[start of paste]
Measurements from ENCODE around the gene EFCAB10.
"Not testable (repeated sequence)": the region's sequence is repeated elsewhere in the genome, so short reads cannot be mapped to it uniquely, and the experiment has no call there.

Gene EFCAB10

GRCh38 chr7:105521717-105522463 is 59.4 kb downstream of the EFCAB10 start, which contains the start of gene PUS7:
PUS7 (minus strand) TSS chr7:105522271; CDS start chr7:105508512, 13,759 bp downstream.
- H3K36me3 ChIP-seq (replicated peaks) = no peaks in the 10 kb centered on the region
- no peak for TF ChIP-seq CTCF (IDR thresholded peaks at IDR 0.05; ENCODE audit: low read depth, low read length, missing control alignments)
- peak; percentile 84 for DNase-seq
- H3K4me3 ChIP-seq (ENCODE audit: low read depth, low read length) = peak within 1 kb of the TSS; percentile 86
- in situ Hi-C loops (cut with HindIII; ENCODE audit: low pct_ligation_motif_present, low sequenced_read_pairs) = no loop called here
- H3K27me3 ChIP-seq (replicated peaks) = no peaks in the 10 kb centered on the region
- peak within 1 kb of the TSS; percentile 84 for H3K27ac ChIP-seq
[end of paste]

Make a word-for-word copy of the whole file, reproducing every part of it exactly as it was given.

Measurements from ENCODE around the gene EFCAB10.
"Not testable (repeated sequence)": the region's sequence is repeated elsewhere in the genome, so short reads cannot be mapped to it uniquely, and the experiment has no call there.

Gene EFCAB10

GRCh38 chr7:105521717-105522463 is 59.4 kb downstream of the EFCAB10 start, which contains the start of gene PUS7:
PUS7 (minus strand) TSS chr7:105522271; CDS start chr7:105508512, 13,759 bp downstream.
- H3K36me3 ChIP-seq (replicated peaks) = no peaks in the 10 kb centered on the region
- no peak for TF ChIP-seq CTCF (IDR thresholded peaks at IDR 0.05; ENCODE audit: low read depth, low read length, missing control alignments)
- peak; percentile 84 for DNase-seq
- H3K4me3 ChIP-seq (ENCODE audit: low read depth, low read length) = peak within 1 kb of the TSS; percentile 86
- in situ Hi-C loops (cut with HindIII; ENCODE audit: low pct_ligation_motif_present, low sequenced_read_pairs) = no loop called here
- H3K27me3 ChIP-seq (replicated peaks) = no peaks in the 10 kb centered on the region
- peak within 1 kb of the TSS; percentile 84 for H3K27ac ChIP-seq